The Enemy Is Toast

dark storm 2

There have been many times in my life that it seemed the greatest opposition came just before a breakthrough. I’ve assumed that to be a pattern of the enemy, a menacing dark storm to stop me from getting to the next peaceful place. It preaches well. But lately I’ve been rethinking that, as I’ve recognized that there has been a quiet, unconscious belief that God isn’t always good (to me, anyway) if He keeps allowing that kind of attack. Because sometimes it has defeated me. More than sometimes.

Without letting it become a fully-formed thought, it’s been a subroutine in my mind that makes me dread change, because I know there will be a large amount of pain before it comes. I get overwhelmed, stressed, resentful, and I end up just staying where I am because the awareness of the problem has far outweighed the awareness of His promise.

As I was mowing the lawn recently (one of my favorite times to talk to God- the left side of my brain is satisfied to be producing logical patterns, and the right side is free to process God’s voice), I experienced Him bringing that (un)belief to the surface. As I recognized it in myself, I asked Him to show me how He sees it. Asking God to show you how He sees yourself, your circumstances, and the world is so critical for living in a heaven-toward-earth mindset (Matt. 6.9-13). I can pray for that perspective all I want, but until I see life as He does, at best I’m going to try to copy someone else’s breakthrough, but more likely, I’m just going to keep repeating what I know.

As my mowing row went slightly askew, He said to my heart that I’ve been missing how much opposition is a gift, and actually a key to breakthrough. He reminded me of Numbers 14.8-9: “If the Lord delights in us, then He will give us this land which flows with milk and honey. Do not rebel against Him, and do not fear the enemy, FOR THEY ARE OUR BREAD. Their protection has departed from them, and the Lord is with us. Do not fear them.”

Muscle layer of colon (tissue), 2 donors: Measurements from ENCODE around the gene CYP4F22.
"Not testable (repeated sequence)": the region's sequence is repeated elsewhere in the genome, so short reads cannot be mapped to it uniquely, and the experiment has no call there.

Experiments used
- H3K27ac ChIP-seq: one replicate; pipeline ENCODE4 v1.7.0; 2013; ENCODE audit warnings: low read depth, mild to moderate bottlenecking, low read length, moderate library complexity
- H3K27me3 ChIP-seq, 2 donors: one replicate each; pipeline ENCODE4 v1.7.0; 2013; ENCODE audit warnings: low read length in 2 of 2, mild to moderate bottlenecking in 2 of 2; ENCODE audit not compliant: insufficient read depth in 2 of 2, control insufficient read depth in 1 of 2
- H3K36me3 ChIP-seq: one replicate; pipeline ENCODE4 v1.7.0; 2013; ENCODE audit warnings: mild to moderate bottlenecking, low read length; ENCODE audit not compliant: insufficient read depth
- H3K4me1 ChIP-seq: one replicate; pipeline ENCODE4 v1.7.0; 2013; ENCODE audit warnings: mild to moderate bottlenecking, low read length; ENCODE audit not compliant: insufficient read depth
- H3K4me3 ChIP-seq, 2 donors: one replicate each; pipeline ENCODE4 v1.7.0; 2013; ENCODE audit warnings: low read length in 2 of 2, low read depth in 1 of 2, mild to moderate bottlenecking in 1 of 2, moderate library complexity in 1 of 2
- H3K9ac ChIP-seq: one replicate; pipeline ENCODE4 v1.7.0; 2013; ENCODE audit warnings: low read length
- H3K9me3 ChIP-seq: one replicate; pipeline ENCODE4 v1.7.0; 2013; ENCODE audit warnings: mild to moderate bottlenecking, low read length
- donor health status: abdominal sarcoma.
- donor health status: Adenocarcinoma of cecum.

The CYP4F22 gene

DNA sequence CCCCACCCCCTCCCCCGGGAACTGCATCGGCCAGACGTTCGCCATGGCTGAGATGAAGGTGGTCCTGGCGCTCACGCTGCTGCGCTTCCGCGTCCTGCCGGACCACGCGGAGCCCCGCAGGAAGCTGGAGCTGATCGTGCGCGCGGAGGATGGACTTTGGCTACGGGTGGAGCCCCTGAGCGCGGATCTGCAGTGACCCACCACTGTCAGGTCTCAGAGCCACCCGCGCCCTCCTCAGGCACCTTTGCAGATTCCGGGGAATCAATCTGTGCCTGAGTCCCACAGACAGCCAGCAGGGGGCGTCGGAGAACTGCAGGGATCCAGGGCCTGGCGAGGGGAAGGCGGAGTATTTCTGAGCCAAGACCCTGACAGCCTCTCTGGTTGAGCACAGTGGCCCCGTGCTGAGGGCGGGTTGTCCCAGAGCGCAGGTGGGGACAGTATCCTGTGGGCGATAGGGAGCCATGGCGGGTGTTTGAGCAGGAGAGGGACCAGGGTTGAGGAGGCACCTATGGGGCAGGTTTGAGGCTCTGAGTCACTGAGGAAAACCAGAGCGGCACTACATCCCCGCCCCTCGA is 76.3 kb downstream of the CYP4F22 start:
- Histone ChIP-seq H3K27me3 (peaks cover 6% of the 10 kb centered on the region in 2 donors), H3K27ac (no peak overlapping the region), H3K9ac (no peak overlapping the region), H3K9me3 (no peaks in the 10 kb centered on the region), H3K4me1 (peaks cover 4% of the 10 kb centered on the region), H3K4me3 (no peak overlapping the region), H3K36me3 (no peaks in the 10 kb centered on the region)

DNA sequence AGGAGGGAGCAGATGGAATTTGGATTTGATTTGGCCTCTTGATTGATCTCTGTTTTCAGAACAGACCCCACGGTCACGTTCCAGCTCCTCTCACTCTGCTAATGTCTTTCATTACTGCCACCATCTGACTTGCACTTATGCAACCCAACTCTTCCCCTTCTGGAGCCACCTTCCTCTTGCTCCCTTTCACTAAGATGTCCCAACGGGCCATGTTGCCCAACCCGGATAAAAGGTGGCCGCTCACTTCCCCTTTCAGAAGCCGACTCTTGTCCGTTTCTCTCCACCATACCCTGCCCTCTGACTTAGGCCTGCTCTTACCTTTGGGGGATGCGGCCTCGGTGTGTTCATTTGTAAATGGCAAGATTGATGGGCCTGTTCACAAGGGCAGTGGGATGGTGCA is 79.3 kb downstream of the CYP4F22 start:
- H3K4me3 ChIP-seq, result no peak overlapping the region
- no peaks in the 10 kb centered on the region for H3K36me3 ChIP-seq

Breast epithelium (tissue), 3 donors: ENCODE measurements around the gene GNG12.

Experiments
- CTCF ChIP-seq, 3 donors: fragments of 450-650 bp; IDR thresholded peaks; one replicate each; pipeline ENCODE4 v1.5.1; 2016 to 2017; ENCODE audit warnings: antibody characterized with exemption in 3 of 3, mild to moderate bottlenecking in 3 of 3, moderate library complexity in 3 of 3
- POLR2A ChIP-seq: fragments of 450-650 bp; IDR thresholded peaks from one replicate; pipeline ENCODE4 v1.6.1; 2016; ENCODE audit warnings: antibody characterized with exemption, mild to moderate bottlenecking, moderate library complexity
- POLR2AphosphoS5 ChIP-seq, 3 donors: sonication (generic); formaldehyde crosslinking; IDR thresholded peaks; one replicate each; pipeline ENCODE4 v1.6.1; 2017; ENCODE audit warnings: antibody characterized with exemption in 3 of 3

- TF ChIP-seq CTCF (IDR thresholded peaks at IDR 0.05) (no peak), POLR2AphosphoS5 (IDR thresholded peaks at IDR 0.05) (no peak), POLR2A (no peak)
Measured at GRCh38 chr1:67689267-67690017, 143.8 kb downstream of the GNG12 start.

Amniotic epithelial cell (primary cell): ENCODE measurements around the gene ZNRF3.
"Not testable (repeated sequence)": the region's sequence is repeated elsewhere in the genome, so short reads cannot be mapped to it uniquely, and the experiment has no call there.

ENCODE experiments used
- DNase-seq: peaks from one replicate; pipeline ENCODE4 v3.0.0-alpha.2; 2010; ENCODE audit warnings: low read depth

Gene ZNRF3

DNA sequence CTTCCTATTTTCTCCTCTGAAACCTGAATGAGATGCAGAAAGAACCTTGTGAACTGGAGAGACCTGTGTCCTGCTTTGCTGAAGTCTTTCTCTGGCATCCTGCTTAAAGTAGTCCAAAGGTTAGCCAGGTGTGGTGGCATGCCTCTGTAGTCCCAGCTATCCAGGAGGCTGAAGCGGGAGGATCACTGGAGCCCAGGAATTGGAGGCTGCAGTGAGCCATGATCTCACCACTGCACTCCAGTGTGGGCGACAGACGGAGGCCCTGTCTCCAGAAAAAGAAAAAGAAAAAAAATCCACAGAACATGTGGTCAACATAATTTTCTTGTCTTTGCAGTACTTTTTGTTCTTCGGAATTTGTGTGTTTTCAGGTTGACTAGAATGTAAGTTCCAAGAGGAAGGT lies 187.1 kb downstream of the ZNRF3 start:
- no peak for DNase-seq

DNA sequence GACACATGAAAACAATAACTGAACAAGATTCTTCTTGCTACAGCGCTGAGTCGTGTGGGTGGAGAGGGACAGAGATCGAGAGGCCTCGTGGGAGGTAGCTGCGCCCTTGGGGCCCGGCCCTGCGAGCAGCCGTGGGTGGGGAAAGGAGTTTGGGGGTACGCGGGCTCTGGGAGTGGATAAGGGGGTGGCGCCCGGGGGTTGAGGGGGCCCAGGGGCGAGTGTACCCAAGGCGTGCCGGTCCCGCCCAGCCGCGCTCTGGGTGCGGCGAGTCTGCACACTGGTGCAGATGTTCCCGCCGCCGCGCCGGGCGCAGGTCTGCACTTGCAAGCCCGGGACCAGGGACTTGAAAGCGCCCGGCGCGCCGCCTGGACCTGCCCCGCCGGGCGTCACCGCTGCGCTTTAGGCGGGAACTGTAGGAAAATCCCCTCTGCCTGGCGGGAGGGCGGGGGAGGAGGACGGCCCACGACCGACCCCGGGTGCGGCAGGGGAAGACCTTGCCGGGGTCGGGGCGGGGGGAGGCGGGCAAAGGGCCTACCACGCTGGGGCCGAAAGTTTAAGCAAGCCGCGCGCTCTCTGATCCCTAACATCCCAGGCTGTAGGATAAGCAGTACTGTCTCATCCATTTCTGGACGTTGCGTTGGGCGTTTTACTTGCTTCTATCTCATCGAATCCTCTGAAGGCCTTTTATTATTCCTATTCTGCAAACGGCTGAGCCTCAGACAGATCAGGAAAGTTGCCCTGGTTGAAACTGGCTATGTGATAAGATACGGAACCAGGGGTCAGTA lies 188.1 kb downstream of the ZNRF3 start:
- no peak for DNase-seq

“They are our bread”. I know I’m making a leap from how they used the spoils of physical war to spiritual advancement, but I don’t think it’s that far a jump. As I thought about that, a different kind of peace came from Him. It wasn’t the “It’s okay, I’m here to rescue you” kind of peace. It was a deep, confident “Let’s suit up and go”.

As David faced Goliath, I think he was more aware of the prophet’s words over him than the size of his opponent. According to Samuel, he was going to become king someday. He also knew he had faced a bear and a lion to prepare him for greater challenges. And he knew God’s presence from countless hours of worship. Goliath wasn’t the insurmountable obstacle he appeared as to everyone else, but a gateway to becoming what had been prophesied over his own life.

For every attack of the enemy, God’s truth, joy, grace, and provision to deal with it are so much bigger. Yeah, there are things that happen that I don’t understand, either. But I won’t let what I can’t know define what I do. One of the things I know is that if God is love (1 John), He is not a sadist. He doesn’t torture people to teach them a lesson. Even if I ignore Him and live in my own negativity and pain, He is right there waiting for me to turn to Him. He will use all the circumstances of your life, including the attacks of the enemy, all your failures, and all your wrong thinking, to transform you to become all He sees you can be. It isn’t about surviving the storm to get to the next peaceful place. It’s about releasing the peace He’s given you over every storm you face.

If God’s provisions to deal with the negative situations you’re facing are indeed greater than the situations themselves, does that not change how you see your life and the world right now? For as difficult as things are, the potential of what God wants to do in and through you is beyond words. This is what He specializes in! Taking what the enemy means for evil, and making it brilliant, amazing, transforming, a dream come true.

In Genesis 50.20, Joseph tells his brothers: “you meant evil against me; but God meant it for good, in order to bring it about as it is this day, to save many people alive.” God takes even the most vile betrayal against an individual, and if he or she will live in His presence, He will transform it into blessing over nations. The word “meant” can also be translated as “weave”. Joseph had been given a beautiful coat by his father Jacob as an expression of love. The enemy used his brothers to destroy it. Years later, God “rewove” Joseph’s life, using every lie and attack the enemy could throw at him to give him a far greater coat, one the enemy couldn’t touch, though he had been used to create it.

The enemy isn’t just your bread. He’s toast.

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